8th March is a universal occasion celebrating the social, cultural and economic achievements of women, thus calling for more gender equality. This is something that has been observed since the 1900s – an era that saw many ups and downs including industrialisation, women’s suffrage movement, racial inequality and over all enlightenment.
International Women’s day highlights the status and achievements of women with various backgrounds and bears the question, “if men can, why can’t we?” This isn’t a day set by a government, country or religion. Yet it is an occasion that most institutions jump at to support. From people running for office, businesses, media and any other high profile category it’s one of the first causes to gain support. Organisations declare IWD themes, events and various other ways more supporting this agenda.
For all of us who grew up and studied in Pakistan, we saw our fair share of division. Especially when we were educated to know better and only saw more of the opposite go on around us. While our socio-economic background would have helped in looking past our constraints, no one can ever deny what goes on around us. Be it traveling around the city alone, being allowed (or not) to study till a certain level or getting jobs after struggling only to learn that you wouldn’t be receiving the same pay as men. According to Noble Peace prize winner and symbol of feminism in Pakistan, Malala Yousufzai “If one man can destroy everything, why can’t one girl change it?”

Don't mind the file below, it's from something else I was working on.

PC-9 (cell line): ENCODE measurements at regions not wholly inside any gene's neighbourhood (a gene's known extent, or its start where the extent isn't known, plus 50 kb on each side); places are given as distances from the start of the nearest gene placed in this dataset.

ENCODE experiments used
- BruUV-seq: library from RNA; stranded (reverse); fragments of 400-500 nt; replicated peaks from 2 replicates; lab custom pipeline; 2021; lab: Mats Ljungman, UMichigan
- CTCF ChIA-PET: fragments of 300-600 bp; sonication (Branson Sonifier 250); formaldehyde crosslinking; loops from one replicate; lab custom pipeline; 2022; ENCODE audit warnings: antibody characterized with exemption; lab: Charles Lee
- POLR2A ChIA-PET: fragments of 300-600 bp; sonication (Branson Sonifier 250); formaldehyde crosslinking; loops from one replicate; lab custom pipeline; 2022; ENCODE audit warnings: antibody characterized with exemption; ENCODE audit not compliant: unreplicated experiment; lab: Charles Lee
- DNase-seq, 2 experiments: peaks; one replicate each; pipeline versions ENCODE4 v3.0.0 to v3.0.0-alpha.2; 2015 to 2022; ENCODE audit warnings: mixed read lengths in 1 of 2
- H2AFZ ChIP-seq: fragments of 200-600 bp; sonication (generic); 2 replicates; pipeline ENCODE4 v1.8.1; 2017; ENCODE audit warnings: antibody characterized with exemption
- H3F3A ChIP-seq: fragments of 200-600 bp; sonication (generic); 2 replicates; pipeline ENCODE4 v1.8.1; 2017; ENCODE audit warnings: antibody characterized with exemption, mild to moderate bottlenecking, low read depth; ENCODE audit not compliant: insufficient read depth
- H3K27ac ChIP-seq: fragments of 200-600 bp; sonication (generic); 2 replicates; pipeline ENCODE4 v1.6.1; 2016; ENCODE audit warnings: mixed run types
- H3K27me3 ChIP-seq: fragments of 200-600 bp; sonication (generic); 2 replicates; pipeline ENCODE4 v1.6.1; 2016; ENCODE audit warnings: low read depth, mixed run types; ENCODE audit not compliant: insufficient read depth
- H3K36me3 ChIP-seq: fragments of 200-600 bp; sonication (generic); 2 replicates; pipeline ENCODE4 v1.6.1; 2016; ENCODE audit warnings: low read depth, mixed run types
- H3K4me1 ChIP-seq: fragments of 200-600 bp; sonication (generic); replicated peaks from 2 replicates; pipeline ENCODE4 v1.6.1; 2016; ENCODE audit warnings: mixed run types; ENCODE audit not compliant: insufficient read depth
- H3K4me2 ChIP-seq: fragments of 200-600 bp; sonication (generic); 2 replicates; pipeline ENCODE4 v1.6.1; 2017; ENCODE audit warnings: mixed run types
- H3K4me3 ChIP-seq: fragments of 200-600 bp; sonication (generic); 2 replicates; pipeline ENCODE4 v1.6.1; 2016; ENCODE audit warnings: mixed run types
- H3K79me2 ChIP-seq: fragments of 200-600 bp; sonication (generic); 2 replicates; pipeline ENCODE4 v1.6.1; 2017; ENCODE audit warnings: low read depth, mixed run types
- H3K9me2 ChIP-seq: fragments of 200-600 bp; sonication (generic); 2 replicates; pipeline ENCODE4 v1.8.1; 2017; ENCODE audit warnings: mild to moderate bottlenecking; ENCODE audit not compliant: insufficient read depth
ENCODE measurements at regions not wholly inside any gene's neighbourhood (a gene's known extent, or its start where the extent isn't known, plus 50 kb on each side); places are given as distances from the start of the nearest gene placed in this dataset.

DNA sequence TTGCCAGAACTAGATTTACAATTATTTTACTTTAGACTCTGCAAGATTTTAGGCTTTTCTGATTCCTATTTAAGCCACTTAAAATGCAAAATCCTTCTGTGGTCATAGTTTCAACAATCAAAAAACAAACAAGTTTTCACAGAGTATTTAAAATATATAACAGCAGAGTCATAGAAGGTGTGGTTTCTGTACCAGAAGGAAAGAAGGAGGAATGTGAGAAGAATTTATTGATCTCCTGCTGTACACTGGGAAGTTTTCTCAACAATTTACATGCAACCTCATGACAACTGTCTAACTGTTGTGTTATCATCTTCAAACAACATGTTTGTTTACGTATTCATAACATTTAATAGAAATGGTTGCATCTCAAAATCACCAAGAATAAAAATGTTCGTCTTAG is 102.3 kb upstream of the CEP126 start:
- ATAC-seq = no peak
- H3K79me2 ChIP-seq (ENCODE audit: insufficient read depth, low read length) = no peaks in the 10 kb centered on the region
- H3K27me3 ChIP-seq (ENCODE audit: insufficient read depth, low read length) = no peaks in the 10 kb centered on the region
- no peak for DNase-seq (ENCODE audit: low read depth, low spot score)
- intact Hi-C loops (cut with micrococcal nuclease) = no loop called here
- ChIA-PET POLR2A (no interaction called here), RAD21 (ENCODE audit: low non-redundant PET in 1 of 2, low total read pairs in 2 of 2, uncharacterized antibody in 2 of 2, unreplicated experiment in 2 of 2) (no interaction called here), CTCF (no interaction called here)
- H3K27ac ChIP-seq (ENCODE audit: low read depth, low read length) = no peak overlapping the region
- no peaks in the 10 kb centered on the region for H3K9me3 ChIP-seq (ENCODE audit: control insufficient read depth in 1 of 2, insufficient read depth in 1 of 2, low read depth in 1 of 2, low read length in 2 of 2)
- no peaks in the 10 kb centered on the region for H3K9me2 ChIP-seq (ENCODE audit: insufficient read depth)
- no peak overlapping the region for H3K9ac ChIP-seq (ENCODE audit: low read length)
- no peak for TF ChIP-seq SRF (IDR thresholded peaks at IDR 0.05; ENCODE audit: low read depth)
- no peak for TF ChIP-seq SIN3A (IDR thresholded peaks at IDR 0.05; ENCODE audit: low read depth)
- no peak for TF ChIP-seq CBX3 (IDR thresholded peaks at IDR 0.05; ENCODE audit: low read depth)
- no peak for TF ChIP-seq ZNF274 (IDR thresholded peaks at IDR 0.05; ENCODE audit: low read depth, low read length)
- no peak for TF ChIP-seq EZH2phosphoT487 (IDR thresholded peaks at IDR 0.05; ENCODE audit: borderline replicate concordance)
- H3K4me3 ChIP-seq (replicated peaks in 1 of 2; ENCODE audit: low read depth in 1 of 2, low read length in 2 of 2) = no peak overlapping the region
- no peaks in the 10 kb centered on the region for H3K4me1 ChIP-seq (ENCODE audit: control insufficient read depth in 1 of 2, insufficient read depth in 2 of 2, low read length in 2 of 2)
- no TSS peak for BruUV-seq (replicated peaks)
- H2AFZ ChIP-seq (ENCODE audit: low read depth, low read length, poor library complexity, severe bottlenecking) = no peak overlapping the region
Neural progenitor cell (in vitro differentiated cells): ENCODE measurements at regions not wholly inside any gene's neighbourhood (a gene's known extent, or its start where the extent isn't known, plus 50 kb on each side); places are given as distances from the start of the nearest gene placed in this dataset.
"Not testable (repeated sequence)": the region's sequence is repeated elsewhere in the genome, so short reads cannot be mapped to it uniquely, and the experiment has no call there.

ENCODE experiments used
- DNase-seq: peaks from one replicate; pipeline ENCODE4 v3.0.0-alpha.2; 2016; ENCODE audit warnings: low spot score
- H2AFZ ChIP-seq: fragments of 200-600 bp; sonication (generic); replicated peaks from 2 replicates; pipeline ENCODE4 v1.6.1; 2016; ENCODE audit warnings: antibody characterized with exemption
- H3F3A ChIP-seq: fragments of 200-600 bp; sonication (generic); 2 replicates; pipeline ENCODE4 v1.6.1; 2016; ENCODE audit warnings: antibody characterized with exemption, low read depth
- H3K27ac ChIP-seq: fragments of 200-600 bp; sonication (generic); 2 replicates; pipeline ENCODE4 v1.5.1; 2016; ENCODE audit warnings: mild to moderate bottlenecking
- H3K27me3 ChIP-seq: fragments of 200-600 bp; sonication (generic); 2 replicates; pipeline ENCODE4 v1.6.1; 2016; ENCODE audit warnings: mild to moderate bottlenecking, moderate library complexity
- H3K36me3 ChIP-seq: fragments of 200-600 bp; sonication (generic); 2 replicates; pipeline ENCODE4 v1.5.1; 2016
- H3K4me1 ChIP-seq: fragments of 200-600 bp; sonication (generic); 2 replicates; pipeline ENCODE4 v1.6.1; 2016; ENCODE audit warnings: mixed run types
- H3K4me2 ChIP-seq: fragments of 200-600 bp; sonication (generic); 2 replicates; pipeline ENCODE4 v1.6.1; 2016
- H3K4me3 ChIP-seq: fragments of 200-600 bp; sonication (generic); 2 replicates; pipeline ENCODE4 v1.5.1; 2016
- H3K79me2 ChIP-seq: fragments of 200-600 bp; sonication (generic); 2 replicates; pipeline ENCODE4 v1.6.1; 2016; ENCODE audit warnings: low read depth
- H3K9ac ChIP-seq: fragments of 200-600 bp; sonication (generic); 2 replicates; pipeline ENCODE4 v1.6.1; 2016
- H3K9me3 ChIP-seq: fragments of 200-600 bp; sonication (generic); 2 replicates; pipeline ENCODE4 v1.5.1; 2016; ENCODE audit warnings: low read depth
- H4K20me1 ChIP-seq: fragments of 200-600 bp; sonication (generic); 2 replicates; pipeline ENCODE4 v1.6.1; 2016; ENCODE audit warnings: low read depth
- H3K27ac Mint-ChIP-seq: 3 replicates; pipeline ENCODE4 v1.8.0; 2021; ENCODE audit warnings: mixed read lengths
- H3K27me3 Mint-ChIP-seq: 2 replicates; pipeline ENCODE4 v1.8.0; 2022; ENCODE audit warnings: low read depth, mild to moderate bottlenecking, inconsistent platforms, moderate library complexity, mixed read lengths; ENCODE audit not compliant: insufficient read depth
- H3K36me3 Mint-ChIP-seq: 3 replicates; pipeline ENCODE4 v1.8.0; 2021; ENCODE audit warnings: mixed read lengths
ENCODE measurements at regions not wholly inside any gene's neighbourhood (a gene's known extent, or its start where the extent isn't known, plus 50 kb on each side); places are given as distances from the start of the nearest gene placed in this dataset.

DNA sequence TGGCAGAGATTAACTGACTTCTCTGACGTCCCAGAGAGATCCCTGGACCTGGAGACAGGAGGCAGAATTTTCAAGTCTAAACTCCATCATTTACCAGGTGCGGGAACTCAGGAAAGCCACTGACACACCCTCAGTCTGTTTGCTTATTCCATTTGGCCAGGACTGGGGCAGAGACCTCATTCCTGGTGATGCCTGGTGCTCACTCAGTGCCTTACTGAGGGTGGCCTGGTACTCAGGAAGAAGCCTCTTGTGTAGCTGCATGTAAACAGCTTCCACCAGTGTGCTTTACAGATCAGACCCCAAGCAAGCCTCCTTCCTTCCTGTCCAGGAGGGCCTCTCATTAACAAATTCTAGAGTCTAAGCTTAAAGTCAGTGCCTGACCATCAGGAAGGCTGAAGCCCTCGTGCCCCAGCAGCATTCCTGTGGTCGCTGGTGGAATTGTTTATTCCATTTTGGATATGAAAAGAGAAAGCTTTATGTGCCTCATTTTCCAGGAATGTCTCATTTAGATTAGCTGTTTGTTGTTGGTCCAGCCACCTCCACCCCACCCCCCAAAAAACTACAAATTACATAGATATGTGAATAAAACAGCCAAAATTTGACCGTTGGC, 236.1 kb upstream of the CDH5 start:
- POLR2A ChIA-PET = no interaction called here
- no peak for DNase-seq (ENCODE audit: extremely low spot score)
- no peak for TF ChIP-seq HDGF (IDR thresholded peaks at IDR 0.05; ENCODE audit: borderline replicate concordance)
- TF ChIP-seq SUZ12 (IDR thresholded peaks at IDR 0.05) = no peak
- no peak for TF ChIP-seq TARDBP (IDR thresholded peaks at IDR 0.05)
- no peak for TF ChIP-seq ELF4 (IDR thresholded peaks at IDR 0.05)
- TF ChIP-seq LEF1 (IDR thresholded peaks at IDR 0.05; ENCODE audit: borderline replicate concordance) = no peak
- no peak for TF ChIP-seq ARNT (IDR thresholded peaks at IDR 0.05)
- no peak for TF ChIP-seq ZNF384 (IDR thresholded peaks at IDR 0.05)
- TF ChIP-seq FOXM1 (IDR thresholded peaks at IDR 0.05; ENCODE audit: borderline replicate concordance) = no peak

However, the world has definitely seen a change in attitude in women as well as society (a lot of them) regarding women’s equality and independence. While most people from the younger generations would look around and assume most of the issues have been solved and a major change already taken place, it’s only the older generation from the 70s and 80s who can truly attest to the difficult and complex mindset of a patriarchal society. There are more women in CEO positions, boardrooms, getting fellowship grants and even some are running for office as of 2017. But do these women get paid equally to their male counterparts yet? Sadly no. The United States of America, known as the Free World, is still 70 cents to a dollar regarding gender wages. While much progress has been made there is still a long road ahead.
Therefore IWD encourages unity, celebration, camaraderie and advocacy year after year. It’s something that has occurred for over a century and it’s influence spreads with time.